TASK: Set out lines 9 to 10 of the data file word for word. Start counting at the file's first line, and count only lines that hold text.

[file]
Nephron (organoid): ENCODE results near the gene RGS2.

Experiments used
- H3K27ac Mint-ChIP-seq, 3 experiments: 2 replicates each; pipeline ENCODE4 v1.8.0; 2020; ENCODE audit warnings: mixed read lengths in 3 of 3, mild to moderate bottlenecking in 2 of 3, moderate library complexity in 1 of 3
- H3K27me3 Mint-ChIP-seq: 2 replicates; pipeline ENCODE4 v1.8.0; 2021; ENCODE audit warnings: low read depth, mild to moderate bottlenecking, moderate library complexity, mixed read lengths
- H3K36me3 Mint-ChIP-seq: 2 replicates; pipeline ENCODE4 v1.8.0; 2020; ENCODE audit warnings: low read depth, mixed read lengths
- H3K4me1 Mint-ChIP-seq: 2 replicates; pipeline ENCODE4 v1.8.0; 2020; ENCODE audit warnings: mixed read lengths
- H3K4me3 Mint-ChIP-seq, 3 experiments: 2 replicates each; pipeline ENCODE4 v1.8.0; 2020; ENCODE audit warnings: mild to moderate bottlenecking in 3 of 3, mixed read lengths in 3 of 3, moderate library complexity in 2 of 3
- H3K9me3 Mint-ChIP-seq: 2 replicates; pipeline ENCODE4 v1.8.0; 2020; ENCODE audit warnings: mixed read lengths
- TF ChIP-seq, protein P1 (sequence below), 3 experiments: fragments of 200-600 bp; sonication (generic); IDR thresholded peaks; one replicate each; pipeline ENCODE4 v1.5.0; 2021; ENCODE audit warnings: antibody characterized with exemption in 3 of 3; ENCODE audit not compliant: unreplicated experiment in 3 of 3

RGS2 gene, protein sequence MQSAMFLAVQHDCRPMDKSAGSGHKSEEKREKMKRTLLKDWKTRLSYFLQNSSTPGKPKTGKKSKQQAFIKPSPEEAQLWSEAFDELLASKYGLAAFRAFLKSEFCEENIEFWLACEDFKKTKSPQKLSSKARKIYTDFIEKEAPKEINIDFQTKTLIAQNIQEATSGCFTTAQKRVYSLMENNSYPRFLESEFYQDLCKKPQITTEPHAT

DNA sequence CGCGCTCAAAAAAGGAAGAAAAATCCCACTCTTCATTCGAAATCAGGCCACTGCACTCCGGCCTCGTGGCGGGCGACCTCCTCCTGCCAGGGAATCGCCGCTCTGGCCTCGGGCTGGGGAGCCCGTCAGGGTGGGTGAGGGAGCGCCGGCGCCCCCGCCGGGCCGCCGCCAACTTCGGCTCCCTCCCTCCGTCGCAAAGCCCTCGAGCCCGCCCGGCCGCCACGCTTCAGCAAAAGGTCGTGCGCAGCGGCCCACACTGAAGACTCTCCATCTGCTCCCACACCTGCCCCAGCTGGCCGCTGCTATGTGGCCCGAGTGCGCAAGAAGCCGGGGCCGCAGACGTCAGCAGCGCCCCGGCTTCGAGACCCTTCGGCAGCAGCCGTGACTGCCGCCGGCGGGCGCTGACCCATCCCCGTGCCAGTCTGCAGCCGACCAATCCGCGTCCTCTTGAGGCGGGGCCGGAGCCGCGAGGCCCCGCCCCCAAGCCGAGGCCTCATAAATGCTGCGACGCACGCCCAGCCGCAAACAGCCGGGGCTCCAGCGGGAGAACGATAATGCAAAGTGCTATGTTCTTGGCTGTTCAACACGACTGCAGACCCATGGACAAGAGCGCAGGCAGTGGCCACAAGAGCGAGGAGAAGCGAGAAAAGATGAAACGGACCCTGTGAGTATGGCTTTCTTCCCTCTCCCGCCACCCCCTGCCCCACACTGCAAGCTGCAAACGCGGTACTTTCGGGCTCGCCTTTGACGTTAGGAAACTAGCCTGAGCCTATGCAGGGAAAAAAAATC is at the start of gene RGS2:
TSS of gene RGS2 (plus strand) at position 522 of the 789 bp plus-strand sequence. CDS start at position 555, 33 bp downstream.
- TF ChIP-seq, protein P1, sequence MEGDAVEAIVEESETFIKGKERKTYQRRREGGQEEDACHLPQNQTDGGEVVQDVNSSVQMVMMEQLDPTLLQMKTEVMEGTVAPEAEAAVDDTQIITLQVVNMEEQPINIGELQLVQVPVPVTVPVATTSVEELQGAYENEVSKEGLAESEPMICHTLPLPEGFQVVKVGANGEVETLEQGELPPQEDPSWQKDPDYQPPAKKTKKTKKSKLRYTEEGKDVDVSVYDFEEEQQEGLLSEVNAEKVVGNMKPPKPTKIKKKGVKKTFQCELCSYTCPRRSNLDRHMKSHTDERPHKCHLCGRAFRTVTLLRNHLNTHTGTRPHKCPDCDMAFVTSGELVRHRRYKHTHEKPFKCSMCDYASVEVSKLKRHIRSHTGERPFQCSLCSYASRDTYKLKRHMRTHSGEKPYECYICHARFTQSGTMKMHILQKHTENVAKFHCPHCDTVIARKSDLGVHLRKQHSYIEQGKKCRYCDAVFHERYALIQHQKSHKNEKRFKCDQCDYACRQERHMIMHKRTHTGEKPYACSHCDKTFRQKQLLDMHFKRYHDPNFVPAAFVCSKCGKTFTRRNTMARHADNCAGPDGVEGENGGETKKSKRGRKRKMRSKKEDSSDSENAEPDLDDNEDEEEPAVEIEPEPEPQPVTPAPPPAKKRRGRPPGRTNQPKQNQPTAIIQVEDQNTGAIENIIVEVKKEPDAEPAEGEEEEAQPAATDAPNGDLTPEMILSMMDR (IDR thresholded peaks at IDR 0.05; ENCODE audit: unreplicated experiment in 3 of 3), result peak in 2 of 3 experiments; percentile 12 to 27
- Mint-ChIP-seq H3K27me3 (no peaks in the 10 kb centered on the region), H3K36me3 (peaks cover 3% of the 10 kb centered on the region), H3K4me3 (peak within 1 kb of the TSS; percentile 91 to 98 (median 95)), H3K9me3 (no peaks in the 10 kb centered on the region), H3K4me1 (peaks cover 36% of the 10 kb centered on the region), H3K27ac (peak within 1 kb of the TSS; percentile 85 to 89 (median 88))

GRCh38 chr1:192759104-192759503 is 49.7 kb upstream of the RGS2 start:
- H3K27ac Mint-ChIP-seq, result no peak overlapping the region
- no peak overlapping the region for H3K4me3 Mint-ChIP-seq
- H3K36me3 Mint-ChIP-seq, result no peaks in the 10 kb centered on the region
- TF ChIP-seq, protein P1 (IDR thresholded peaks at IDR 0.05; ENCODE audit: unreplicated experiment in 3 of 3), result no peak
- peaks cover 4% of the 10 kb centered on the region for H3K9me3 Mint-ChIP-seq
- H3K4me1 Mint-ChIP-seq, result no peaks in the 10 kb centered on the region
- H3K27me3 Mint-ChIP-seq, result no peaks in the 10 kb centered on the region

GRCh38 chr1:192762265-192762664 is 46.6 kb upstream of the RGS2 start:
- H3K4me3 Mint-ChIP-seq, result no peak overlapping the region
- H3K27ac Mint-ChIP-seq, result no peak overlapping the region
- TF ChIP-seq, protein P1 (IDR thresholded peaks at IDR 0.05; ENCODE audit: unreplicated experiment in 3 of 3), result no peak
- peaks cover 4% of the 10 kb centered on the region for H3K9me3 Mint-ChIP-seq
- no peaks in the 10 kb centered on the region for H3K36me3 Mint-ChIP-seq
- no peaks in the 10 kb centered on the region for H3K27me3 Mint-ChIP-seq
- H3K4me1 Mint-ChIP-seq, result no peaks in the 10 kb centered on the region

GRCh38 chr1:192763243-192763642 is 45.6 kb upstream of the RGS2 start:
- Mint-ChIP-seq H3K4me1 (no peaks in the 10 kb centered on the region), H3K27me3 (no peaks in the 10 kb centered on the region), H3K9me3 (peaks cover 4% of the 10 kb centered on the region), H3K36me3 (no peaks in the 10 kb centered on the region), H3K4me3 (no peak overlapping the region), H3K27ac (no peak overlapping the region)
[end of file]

- TF ChIP-seq, protein P1 (sequence below), 3 experiments: fragments of 200-600 bp; sonication (generic); IDR thresholded peaks; one replicate each; pipeline ENCODE4 v1.5.0; 2021; ENCODE audit warnings: antibody characterized with exemption in 3 of 3; ENCODE audit not compliant: unreplicated experiment in 3 of 3

RGS2 gene, protein sequence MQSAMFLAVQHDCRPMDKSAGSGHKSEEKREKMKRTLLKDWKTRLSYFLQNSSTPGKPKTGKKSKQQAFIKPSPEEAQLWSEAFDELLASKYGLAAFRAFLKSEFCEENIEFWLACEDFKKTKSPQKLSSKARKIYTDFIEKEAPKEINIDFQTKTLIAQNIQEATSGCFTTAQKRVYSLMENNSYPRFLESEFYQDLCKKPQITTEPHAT